Utamaro, a great artist, lives to create portraits of beautiful women, and the brothels of Tokyo provide his models. A world of passion swirls around him, as the women in his life vie for ... See full summary »
Kiyoshi is a brooding young man who treats women solely as objects. Makoto is a young woman who is just reaching her sexual awakening. She and her friends accept car rides from middle aged ... See full summary »
A humble and simple Takezo abandons his life as a knight errant. He's sought as a teacher and vassal by Shogun, Japan's most powerful clan leader. He's also challenged to fight by the ... See full summary »
With his closest friend, Matahachi, Takezo (the town's wild, orphan kid) leaves his village to join an army on its way to battle. After their side loses, they seek shelter in the isolated ... See full summary »
In the 1920s, the anarchist revolutionary Sakae Osugi is financially supported by his wife, journalist Itsuko Masaoka. He spends his time doing nothing but philosophizing about political ... See full summary »
Yuzo and his fiancée Masako spend their Sunday afternoon together, trying to have a good time on just thirty-five yen. They manage to have many small adventures, especially because Masako's... See full summary »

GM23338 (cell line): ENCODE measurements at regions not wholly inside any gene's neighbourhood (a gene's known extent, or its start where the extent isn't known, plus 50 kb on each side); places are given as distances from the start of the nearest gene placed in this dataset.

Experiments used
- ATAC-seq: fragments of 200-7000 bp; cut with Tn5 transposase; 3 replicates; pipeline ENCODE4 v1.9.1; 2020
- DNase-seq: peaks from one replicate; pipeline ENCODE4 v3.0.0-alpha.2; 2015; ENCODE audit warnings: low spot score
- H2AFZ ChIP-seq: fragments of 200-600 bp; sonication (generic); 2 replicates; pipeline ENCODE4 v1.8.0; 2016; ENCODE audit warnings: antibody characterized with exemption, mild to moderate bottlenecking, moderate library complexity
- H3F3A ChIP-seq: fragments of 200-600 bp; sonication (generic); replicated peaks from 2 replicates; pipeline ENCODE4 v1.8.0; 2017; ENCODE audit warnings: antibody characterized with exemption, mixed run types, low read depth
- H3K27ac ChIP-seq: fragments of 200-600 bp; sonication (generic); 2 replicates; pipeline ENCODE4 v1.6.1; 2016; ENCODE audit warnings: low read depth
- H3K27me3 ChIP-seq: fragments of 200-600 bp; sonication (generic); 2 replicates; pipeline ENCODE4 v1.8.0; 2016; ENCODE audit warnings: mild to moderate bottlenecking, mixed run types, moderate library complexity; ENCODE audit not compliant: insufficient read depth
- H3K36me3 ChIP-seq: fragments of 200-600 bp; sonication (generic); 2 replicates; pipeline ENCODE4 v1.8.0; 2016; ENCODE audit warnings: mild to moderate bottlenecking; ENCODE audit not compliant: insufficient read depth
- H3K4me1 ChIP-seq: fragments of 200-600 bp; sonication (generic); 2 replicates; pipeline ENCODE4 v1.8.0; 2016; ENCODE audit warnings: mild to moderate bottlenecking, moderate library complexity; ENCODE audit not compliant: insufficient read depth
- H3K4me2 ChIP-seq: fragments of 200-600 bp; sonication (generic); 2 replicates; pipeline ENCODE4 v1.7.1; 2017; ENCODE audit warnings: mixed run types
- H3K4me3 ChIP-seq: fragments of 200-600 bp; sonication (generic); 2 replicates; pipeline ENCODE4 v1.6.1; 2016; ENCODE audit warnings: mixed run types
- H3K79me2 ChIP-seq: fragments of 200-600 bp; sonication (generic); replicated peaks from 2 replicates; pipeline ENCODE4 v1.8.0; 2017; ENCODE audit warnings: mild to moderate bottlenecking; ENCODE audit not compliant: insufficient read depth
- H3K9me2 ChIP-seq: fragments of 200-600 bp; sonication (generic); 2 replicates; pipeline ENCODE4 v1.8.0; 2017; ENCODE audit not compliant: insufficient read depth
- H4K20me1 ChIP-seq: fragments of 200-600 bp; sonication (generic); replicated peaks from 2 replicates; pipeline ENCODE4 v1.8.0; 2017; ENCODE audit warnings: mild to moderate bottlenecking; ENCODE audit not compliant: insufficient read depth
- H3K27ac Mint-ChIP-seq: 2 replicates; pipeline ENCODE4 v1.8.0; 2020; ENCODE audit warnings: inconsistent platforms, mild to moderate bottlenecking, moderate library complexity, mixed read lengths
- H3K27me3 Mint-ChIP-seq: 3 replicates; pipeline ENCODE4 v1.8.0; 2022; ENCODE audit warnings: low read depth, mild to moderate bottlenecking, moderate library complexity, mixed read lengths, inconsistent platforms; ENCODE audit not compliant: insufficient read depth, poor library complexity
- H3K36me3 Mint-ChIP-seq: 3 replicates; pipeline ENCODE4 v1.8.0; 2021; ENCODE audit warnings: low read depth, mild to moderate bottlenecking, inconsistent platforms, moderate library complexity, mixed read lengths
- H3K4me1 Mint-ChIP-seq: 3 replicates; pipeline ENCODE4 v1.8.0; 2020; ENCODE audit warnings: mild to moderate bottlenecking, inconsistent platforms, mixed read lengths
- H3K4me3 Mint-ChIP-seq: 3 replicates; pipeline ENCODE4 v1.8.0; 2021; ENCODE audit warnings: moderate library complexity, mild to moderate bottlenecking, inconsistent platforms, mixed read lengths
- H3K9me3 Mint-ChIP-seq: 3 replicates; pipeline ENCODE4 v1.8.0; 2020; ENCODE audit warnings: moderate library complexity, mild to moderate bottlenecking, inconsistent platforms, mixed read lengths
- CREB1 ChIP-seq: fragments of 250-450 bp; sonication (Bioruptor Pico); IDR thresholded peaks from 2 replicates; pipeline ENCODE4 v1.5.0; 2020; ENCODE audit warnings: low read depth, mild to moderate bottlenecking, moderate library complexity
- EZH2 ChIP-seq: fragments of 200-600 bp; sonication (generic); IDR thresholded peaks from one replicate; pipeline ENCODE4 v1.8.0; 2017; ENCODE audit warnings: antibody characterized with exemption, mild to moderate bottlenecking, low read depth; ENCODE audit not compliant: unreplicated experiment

Zatoichi tries to unrest the mob rule over a small village all while the gang leader's bodyguard is actually the Yojimbo, secretly taking the gang down from the inside. Will the two heroes realize in time that they are on the same side?
Cute and innocent family comedy that really managed to charm me
Kobayashi's debut is not only the anti-thesis of the films he's most known for - It's warm, bubbling and charmingly innocent - but also an thoroughly impressive first film. Though constantly threading close to the silly this romanticized drama comedy about an average Japanese family and their son who is becoming a man, was just too irresistible. I can easily see why many wouldn't consider it a great work however, and some contrivances were pushing it. It's saving grace here is the consistent style that allows this. Can't see any veteran doing this better, and my, in hindsight, the contrast to his latter work is as if planned. Having yet to discover most of his early films I can't wait to see the rest of his evolution and how he went from this to Black River, that until now was the earliest film I had seen from him. The change could not be greater, the only thing they have in common is his craftsmanship.
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